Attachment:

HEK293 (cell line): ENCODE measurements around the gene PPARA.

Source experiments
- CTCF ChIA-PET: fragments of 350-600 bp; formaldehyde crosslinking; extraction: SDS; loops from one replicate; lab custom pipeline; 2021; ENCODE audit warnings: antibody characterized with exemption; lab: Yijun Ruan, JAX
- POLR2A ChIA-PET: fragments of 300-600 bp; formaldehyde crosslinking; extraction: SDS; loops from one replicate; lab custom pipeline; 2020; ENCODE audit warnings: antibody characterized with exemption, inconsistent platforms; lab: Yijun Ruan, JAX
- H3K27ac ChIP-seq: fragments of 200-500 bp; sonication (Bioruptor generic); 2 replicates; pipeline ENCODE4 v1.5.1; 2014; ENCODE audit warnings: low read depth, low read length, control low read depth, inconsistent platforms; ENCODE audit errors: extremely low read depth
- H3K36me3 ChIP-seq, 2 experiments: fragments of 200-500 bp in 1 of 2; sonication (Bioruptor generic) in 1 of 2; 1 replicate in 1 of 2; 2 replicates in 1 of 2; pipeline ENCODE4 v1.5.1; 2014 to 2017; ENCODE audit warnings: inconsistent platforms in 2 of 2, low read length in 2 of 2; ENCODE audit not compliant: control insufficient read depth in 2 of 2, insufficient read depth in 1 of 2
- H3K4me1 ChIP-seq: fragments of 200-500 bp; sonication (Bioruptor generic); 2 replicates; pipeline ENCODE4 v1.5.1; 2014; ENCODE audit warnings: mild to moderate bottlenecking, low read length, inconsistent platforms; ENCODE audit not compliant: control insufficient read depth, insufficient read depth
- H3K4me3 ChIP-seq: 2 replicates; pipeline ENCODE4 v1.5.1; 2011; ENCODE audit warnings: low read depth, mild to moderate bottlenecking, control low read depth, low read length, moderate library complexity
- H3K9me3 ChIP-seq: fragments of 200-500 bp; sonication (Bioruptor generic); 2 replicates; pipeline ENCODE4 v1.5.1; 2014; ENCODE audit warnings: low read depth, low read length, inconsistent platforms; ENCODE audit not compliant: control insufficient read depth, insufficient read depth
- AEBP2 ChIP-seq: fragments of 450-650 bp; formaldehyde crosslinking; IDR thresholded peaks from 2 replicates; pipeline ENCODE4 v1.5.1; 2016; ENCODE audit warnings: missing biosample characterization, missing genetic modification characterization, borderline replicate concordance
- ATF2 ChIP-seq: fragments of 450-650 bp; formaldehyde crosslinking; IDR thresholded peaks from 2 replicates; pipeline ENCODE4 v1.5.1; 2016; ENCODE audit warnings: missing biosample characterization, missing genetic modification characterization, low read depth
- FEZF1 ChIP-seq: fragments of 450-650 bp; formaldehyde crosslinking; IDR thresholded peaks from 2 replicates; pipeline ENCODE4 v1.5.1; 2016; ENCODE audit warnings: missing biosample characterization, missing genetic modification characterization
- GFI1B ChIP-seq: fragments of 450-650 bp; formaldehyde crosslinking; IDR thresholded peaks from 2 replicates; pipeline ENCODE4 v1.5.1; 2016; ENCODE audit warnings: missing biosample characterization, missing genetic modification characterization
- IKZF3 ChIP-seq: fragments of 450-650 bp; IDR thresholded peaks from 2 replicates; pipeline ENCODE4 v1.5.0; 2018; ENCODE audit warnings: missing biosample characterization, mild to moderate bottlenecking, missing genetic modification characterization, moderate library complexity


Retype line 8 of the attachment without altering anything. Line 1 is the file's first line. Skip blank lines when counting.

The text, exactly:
- H3K4me3 ChIP-seq: 2 replicates; pipeline ENCODE4 v1.5.1; 2011; ENCODE audit warnings: low read depth, mild to moderate bottlenecking, control low read depth, low read length, moderate library complexity